The great transnational enterprises are not only undermining the genuine interests of the developing countries, but their overwhelming and uncontrolled force is felt too in the industrialized countries in which they are based. This fact has been denounced in recent months in Europe and the United States; it has in fact given rise to investigations in the U.S. Senate. In the face of this danger the developed countries can feel no more secure than the developing world. This disturbing phenomenon has already prompted the growing mobilization of organized labor, including the world's great trade unions. Once again international solidarity among the workers of the world must face a common adversary: imperialism.

This is basically why the Economic and Social Council, as a result of the complaint submitted by Chile, unanimously adopted in July of last year resolution 1721 (LIII) calling for the appointment of a study group of eminent persons to study "the role of multinational corporations and their impact on the process of development, especially that of the developing countries, and also their implications for international relations... and to submit recommendations for appropriate international action."

Ours is not an isolated or unique problem: it is simply the local manifestation of a reality that goes beyond our frontiers and takes in the Latin American continent and the whole Third World. In varying degrees of intensity and with individual differences, all the peripheral countries are exposed to something of this kind.

As for the developed countries, the concept of human solidarity should cause them to feel repugnance at the fact that a group of corporations can with impunity interfere in the most vital workings of the life of a nation, even going so far as to disrupt it completely.

When the spokesman of the African group of States in the Trade and Development Board announced the position of the African countries a few weeks ago regarding Chile's complaint about the aggression of the Kennecott Copper Corporation he said that the group was in complete solidarity with Chile because the issue was one that did not affect only one country, but represented a potential threat to the entire developing world. Those words are highly significant, for they indicate that a whole continent recognizes that what is happening in Chile is opening up a new stage in the battle between imperialism and the weaker countries of the Third World.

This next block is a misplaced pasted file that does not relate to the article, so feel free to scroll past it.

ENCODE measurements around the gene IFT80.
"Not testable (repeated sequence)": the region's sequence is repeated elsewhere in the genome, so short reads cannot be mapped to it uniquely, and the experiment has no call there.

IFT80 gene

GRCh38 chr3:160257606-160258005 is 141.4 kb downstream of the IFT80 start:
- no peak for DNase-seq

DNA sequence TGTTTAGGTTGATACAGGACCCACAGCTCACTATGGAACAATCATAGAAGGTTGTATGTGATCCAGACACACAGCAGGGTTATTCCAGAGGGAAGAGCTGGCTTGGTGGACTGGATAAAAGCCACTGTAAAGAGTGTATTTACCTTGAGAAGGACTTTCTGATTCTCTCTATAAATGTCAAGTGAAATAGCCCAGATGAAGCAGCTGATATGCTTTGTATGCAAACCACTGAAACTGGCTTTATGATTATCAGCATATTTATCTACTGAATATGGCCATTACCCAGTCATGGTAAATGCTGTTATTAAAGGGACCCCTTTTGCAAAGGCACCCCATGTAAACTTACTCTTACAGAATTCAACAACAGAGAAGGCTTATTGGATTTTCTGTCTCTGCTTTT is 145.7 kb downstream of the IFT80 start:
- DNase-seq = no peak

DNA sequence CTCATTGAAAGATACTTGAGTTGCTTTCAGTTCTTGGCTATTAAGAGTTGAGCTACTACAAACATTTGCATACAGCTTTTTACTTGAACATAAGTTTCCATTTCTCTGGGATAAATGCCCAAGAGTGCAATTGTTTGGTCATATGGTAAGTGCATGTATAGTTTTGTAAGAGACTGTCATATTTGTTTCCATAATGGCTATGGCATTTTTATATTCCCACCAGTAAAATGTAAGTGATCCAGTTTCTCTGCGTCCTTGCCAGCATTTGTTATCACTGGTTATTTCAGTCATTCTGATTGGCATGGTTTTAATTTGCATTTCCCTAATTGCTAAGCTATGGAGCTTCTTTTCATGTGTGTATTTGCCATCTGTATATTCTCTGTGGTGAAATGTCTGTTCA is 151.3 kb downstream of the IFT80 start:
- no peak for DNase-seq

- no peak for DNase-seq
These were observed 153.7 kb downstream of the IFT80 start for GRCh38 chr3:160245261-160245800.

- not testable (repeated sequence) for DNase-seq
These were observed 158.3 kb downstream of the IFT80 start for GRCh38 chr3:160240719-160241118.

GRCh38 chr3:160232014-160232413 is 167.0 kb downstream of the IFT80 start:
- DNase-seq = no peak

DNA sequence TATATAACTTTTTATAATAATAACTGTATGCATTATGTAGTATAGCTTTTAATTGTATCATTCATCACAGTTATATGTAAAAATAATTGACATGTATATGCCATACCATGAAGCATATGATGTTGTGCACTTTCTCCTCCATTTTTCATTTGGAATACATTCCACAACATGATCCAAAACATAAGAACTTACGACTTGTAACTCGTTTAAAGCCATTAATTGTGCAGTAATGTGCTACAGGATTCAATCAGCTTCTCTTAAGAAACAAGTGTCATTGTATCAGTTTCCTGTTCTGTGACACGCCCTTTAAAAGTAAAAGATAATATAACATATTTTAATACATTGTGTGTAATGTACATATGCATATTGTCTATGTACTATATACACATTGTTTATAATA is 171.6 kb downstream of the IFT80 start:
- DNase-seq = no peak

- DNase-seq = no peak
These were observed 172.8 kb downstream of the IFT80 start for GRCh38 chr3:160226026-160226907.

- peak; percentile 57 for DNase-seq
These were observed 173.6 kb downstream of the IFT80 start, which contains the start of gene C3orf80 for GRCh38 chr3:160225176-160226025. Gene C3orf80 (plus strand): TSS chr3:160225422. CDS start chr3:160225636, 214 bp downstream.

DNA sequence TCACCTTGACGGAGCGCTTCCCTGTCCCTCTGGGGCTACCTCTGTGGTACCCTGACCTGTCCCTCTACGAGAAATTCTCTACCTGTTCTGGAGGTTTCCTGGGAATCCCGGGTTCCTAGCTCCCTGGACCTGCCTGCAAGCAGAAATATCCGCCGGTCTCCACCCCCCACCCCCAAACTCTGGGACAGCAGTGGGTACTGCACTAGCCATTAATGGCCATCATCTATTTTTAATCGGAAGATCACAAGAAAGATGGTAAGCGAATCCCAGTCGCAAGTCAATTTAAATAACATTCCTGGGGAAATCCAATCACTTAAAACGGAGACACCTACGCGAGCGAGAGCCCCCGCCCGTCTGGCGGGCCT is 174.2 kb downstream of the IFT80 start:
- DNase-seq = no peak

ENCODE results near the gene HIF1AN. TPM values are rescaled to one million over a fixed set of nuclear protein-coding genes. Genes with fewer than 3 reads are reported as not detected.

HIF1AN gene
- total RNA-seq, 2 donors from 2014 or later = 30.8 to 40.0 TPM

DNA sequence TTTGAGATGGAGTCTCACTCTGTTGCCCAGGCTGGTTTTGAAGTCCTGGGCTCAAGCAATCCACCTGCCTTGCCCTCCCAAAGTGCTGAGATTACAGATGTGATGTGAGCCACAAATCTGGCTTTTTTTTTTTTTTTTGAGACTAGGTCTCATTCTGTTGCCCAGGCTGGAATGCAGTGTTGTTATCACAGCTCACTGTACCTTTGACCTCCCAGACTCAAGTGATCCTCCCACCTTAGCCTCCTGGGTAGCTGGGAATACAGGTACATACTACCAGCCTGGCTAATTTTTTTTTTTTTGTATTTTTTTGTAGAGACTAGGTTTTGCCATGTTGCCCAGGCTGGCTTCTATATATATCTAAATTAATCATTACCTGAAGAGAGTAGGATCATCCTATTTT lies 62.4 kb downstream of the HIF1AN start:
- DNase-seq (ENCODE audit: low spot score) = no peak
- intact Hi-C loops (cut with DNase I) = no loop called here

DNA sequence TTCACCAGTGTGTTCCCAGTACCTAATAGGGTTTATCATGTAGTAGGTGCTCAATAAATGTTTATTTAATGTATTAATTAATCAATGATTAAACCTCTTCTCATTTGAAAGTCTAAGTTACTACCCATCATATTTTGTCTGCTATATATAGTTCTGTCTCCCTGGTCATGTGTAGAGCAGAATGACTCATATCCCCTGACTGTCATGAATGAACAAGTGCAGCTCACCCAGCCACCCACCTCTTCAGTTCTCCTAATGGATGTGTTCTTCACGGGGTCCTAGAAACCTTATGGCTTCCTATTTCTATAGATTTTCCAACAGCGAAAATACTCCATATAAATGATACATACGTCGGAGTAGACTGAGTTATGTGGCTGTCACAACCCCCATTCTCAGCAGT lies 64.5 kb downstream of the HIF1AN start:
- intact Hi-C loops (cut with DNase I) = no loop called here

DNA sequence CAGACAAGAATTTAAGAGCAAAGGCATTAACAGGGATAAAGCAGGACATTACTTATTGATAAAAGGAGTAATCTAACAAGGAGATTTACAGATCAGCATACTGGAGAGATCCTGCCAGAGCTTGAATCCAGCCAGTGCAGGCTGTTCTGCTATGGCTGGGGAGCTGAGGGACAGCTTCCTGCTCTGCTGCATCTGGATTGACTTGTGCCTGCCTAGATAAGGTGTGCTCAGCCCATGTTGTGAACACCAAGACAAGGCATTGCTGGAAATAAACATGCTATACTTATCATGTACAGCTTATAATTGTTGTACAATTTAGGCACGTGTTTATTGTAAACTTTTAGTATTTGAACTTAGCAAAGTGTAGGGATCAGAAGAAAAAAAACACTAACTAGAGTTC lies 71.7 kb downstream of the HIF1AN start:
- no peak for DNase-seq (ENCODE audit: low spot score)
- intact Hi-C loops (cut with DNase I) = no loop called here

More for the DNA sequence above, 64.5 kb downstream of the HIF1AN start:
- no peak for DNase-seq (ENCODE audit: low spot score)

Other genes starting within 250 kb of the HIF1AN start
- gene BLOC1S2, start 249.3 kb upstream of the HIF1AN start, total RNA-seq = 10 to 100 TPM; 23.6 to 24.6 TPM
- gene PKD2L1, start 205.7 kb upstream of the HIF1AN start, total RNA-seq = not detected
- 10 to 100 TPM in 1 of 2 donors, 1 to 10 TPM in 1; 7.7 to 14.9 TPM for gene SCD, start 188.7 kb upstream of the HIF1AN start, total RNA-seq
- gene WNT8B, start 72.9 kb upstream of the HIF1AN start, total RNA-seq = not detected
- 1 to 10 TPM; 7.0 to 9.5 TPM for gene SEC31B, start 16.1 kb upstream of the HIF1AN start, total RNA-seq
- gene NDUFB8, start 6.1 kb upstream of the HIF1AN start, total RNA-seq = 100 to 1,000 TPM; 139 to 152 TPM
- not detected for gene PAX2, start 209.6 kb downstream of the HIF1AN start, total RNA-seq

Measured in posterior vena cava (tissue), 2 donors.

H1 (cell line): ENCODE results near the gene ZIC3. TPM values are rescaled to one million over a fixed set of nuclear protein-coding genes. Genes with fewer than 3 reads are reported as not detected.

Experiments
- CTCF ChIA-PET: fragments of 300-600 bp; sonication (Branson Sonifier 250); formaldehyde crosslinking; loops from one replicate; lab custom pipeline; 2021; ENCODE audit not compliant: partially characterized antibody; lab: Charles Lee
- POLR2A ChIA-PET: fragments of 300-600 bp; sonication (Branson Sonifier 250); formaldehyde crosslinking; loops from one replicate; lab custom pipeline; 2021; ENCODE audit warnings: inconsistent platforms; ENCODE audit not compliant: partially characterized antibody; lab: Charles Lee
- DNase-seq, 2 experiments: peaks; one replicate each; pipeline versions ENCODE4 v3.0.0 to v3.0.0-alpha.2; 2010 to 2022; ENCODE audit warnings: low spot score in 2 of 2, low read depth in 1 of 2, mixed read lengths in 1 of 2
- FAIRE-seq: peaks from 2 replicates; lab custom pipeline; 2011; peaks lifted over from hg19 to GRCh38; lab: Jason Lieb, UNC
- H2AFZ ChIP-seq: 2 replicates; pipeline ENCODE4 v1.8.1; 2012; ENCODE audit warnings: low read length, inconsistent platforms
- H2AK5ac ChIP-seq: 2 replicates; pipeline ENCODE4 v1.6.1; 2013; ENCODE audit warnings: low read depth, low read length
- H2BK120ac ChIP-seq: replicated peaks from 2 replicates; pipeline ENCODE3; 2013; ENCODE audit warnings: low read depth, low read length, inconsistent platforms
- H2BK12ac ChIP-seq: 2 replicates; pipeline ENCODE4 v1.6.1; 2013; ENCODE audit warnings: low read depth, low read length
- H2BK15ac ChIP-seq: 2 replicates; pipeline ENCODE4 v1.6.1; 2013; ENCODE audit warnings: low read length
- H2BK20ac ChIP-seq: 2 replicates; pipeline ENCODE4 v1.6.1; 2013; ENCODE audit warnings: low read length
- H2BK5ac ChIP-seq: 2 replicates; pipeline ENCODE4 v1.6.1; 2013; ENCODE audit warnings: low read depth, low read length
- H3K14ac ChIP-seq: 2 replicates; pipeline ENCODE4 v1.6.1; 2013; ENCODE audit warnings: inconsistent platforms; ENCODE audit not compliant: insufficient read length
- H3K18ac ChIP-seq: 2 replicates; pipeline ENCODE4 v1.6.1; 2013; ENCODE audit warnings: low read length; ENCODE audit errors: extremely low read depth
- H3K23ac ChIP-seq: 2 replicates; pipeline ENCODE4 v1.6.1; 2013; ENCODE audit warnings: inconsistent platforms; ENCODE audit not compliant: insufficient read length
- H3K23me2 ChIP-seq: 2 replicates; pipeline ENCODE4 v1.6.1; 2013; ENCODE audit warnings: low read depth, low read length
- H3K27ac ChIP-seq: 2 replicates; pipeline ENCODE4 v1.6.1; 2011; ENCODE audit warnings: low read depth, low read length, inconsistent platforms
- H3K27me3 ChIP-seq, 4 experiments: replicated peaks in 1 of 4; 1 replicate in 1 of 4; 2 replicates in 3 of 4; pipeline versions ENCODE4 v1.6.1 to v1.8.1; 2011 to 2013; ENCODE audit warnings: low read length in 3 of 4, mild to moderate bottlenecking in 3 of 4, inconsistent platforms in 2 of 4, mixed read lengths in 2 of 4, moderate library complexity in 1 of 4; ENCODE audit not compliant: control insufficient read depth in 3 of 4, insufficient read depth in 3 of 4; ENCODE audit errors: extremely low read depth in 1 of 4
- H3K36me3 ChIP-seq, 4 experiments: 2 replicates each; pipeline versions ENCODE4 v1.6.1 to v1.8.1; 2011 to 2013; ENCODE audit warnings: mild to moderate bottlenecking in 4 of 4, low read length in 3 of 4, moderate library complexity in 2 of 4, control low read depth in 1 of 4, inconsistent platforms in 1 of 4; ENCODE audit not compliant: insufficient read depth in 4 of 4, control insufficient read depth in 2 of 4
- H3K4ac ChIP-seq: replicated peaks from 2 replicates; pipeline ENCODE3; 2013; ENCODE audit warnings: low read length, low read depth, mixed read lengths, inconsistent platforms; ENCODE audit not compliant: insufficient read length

The battle to protect their natural resources is part of the broader struggle being waged by the countries of the Third World to overcome underdevelopment. There is a clear-cut dialectical relationship: imperialism exists because underdevelopment exists; underdevelopment exists because imperialism exists.

The aggression that we are suffering makes it seem illusory to give any credence to the promises that have been made in recent years regarding large-scale action to bring the nations of Africa, Asia and Latin America out of their backwardness and want. Two years ago this General Assembly, celebrating the 25th anniversary of the founding of the United Nations, solemnly proclaimed the International Development Strategy for the Second United Nations Development Decade. Under it, all states members of the organization pledged themselves to spare no effort to change, through specific measures, the existing inequitable international division of labor and to bridge the enormous economic and technological gap separating the affluent countries from the developing nations.

It is now clear that none of those pledges has become a reality. On the contrary, we have moved backwards. Thus the markets of the industrialized countries have remained as firmly closed as ever to the commodities of the developing world — especially agricultural commodities — and the level of protectionism is on the rise. The terms of trade continue to deteriorate; the system of generalized preferences for our exports of manufactures and semi-manufactures has not been implemented by the nation whose market, given its volume, offered the best prospects; and there is no indication that the country concerned will implement it in the immediate future.